in developing it ten years ago.  It appears that this nuance of
reasoning was lost on someone at the Washington Post.  I imagine this
may be caused by this newspaper's staff being stretched to their
limits last week.

In these emotional times, we in the crypto community find ourselves
having to defend our technology from well-intentioned but misguided
efforts by politicians to impose new regulations on the use of strong
cryptography.  I do not want to give ammunition to these efforts by
appearing to cave in on my principles.  I think the article correctly
showed that I'm not an ideologue when faced with a tragedy of this
magnitude.  Did I re-examine my principles in the wake of this
tragedy?  Of course I did.  But the outcome of this re-examination
was the same as it was during the years of public debate, that strong
cryptography does more good for a democratic society than harm, even
if it can be used by terrorists.  Read my lips: I have no regrets
about developing PGP.

The question of whether strong cryptography should be restricted by
the government was debated all through the 1990's.  This debate had
the participation of the White House, the NSA, the FBI, the courts,
the Congress, the computer industry, civilian academia, and the
press.  This debate fully took into account the question of
terrorists using strong crypto, and in fact, that was one of the core
issues of the debate.  Nonetheless, society's collective decision
(over the FBI's objections) was that on the whole, we would be better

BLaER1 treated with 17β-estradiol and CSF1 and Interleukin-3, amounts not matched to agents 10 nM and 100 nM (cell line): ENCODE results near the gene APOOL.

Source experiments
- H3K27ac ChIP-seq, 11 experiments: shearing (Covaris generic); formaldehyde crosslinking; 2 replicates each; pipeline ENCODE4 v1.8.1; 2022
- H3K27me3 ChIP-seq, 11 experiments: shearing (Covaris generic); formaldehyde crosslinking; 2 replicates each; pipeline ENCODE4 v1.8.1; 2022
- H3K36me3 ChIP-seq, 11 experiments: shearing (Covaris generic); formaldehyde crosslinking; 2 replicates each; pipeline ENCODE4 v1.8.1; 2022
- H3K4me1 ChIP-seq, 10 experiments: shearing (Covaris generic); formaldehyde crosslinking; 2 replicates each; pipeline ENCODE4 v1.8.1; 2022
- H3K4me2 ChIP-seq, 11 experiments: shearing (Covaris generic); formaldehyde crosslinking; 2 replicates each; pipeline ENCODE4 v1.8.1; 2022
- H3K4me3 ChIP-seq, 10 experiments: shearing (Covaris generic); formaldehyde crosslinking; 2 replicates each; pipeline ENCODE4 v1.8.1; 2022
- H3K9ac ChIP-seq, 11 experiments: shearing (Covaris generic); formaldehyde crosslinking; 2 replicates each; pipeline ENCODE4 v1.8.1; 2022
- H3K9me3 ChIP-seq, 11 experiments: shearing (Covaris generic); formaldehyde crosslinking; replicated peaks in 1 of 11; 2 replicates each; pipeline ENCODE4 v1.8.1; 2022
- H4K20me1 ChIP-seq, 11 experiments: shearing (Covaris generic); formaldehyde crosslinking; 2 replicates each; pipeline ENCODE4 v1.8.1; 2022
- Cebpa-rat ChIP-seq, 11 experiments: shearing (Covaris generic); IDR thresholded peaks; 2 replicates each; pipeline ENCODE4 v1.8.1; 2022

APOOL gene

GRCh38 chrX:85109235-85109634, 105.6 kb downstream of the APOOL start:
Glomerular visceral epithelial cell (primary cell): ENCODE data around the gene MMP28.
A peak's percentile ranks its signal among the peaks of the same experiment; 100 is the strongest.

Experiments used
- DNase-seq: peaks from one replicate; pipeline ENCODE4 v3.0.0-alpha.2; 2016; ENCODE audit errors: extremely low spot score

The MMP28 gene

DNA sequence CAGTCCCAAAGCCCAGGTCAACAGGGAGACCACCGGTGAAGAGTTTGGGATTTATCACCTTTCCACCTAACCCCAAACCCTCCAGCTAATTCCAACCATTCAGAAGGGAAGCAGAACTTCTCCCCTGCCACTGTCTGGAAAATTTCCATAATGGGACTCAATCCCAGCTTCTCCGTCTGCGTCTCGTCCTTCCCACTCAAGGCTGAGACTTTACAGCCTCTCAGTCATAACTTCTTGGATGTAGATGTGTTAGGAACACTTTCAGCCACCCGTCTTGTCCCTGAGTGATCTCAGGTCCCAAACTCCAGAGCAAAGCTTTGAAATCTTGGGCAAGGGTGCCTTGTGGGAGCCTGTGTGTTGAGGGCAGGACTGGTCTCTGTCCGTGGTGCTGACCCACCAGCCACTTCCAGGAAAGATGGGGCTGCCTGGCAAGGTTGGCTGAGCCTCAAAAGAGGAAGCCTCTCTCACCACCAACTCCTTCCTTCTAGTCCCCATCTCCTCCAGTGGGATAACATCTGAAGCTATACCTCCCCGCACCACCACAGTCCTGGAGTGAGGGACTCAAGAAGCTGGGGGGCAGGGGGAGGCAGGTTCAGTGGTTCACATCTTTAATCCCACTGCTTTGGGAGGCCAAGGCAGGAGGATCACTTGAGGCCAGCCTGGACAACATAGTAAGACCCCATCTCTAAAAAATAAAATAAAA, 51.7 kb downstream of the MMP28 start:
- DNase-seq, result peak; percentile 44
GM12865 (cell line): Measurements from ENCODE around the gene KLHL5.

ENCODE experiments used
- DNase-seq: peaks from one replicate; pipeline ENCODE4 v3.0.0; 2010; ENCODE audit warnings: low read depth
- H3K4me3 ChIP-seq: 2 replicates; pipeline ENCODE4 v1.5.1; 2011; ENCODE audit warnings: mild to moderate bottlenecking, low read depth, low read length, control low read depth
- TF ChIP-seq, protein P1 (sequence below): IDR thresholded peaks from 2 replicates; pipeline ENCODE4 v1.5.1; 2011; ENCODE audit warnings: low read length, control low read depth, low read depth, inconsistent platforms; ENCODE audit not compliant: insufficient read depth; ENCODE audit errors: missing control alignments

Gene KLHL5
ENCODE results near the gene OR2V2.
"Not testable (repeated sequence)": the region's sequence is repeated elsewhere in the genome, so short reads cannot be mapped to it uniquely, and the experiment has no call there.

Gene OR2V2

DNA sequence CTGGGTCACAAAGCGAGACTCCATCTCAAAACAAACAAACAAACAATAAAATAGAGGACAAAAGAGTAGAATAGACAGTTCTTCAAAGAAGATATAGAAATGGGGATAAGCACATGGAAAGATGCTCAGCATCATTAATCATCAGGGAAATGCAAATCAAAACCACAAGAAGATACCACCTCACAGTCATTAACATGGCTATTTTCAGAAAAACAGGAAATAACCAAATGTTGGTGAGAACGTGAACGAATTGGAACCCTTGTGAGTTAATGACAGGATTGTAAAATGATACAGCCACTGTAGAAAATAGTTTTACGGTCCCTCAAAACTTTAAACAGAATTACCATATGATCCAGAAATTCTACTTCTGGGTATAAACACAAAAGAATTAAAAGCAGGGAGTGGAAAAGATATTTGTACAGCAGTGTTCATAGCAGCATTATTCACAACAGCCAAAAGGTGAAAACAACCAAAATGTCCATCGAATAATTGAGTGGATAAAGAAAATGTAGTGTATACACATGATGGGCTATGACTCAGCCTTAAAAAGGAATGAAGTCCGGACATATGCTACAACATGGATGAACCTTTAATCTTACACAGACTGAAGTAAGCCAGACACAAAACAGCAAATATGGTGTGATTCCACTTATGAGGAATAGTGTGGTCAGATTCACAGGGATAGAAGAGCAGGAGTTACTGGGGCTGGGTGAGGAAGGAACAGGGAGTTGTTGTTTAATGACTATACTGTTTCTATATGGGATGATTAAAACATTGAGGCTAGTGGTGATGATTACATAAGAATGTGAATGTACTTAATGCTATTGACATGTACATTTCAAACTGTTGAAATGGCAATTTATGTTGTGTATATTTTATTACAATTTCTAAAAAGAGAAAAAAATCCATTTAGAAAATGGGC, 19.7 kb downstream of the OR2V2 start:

off with strong crypto, unencumbered with government back doors.  The
export controls were lifted and no domestic controls were imposed.  I
feel this was a good decision, because we took the time and had such
broad expert participation.  Under the present emotional pressure, if
we make a rash decision to reverse such a careful decision, it will
only lead to terrible mistakes that will not only hurt our democracy,
but will also increase the vulnerability of our national information
infrastructure.

PGP users should rest assured that I would still not acquiesce to any
back doors in PGP.

It is noteworthy that I had only received a single piece of hate mail
on this subject.  Because of all the press interviews I was dealing
with, I did not have time to quietly compose a carefully worded reply
to the hate mail, so I did not send a reply at all.  After the
article
appeared, I received hundreds of supportive emails, flooding in at
two
or three per minute on the day of the article.

I have always enjoyed good relations with the press over the past
decade, especially with the Washington Post.  I'm sure they will get
it right next time.

The article in question appears at
http://www.washingtonpost.com/wp-dyn/articles/A1234-2001Sep20.html

 -Philip Zimmermann
 24 September 2001
 (This letter may be widely circulated)

-----BEGIN PGP SIGNATURE-----
Version: PGP 7.0.3

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=HmRO
-----END PGP SIGNATURE-----

----- End forwarded message -----